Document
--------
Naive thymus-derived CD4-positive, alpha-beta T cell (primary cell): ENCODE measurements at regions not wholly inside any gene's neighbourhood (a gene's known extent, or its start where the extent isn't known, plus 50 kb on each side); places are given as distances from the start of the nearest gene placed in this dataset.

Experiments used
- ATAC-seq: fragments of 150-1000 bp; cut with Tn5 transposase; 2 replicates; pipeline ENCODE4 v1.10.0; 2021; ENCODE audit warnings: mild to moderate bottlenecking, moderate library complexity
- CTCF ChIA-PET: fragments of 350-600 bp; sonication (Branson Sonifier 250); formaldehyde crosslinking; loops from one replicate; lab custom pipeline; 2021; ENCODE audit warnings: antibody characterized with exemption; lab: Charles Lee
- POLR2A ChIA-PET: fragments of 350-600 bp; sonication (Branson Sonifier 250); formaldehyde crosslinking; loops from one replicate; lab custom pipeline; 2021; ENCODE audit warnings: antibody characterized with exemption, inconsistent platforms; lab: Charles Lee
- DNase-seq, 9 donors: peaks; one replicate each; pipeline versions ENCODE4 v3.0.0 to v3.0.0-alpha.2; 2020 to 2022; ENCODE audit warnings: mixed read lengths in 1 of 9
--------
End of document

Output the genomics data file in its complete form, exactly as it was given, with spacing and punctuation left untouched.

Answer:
Naive thymus-derived CD4-positive, alpha-beta T cell (primary cell): ENCODE measurements at regions not wholly inside any gene's neighbourhood (a gene's known extent, or its start where the extent isn't known, plus 50 kb on each side); places are given as distances from the start of the nearest gene placed in this dataset.

Experiments used
- ATAC-seq: fragments of 150-1000 bp; cut with Tn5 transposase; 2 replicates; pipeline ENCODE4 v1.10.0; 2021; ENCODE audit warnings: mild to moderate bottlenecking, moderate library complexity
- CTCF ChIA-PET: fragments of 350-600 bp; sonication (Branson Sonifier 250); formaldehyde crosslinking; loops from one replicate; lab custom pipeline; 2021; ENCODE audit warnings: antibody characterized with exemption; lab: Charles Lee
- POLR2A ChIA-PET: fragments of 350-600 bp; sonication (Branson Sonifier 250); formaldehyde crosslinking; loops from one replicate; lab custom pipeline; 2021; ENCODE audit warnings: antibody characterized with exemption, inconsistent platforms; lab: Charles Lee
- DNase-seq, 9 donors: peaks; one replicate each; pipeline versions ENCODE4 v3.0.0 to v3.0.0-alpha.2; 2020 to 2022; ENCODE audit warnings: mixed read lengths in 1 of 9